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Reader's view: McCain a faulty oracle of foreign policy

Not a single week can go by, it seems, without seeing U.S. Sen. John McCain paraded before TV cameras as an expert on Iraq. Who appointed him the oracle of American foreign policy? Does his record of monumental incompetence in political prognostication count for nothing?

Let’s recall some of his past prophetic insights about Iraq. In a Katie Couric interview on NBC in March 2003 he said, “But I believe, Katie, that the Iraqi people will greet us as liberators.” In an MSNBC interview in April of that same year he said, “Post-

Saddam Hussein Iraq is going to be paid for by the Iraqis.” And in the same interview, he came up with his most astounding observation of all: “There’s not a history of clashes that are violent between Sunnis and Shias. So I think they can probably get along.”

You might think anyone so spectacularly wrong about Iraq would have the decency to exhibit some humility. But you would be wrong, because McCain seems to have no shame and will not let an abysmal track record deter him from further pontificating. The real question is why anyone still persists in putting him before a camera. How many times do you have to be comically wrong to be discredited?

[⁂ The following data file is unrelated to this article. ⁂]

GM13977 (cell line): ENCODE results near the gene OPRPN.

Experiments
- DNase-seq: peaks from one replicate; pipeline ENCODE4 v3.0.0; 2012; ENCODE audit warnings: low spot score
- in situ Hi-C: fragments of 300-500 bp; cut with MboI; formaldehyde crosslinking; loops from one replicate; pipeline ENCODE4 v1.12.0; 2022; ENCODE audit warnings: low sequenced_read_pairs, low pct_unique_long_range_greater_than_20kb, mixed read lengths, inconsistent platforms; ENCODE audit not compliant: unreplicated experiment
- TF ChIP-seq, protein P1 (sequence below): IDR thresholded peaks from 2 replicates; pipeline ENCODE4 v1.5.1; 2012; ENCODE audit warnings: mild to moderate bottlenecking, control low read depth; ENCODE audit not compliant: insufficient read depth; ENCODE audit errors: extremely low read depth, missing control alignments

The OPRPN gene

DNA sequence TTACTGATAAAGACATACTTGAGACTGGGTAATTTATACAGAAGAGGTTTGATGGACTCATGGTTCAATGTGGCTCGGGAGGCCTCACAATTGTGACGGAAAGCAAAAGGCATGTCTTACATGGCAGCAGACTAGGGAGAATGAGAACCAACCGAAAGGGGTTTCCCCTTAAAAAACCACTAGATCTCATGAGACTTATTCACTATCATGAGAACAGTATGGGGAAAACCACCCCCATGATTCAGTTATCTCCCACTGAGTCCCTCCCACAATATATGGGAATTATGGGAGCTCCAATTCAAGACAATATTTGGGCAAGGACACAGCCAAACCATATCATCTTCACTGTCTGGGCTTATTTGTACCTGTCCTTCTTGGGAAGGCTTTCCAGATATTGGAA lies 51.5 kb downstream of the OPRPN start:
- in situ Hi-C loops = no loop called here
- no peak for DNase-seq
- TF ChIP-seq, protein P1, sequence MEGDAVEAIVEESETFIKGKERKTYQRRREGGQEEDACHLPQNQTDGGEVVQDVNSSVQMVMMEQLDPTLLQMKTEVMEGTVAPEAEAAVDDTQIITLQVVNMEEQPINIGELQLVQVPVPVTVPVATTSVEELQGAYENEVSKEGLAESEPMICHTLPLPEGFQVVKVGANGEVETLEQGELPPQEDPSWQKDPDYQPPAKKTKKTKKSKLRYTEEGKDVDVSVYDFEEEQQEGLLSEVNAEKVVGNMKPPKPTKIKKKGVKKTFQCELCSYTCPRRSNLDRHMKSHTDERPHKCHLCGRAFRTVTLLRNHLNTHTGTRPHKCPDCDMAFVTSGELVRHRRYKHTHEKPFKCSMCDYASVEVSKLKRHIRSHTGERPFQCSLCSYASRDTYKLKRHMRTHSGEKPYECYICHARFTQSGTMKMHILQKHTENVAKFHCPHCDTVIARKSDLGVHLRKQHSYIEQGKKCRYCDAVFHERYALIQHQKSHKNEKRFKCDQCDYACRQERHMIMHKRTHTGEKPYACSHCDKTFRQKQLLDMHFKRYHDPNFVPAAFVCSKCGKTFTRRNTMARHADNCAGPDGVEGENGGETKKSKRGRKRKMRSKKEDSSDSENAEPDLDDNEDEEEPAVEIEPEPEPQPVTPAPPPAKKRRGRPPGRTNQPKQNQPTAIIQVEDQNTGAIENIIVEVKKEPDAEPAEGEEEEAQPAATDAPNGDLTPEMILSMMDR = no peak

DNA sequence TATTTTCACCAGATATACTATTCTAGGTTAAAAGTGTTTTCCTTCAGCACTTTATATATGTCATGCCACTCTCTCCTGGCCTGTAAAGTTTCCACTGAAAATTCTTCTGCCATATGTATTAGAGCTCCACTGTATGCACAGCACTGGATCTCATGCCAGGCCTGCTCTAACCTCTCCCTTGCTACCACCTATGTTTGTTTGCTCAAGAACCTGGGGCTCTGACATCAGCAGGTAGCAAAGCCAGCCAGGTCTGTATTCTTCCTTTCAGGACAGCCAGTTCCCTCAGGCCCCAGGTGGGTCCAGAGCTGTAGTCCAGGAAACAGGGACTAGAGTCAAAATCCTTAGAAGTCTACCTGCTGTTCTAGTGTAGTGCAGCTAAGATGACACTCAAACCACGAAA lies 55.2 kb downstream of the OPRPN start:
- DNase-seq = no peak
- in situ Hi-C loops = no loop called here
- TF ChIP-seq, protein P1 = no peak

If we followed McCain’s advice, Americans would be dying needlessly in virtually every country in the Middle East. The man is a modern-day Don Quixote, searching for windmills to tilt against in his perpetual crusade to remake the world to his liking.

Here’s a polite suggestion for future TV news shows: Please give us all a break and allow this valiant knight to ride off quietly into the sunset. And by all means let him take along his faithful sidekick Sancho Panza (U.S. Sen. Lindsey Graham).

James J. Amato

Duluth

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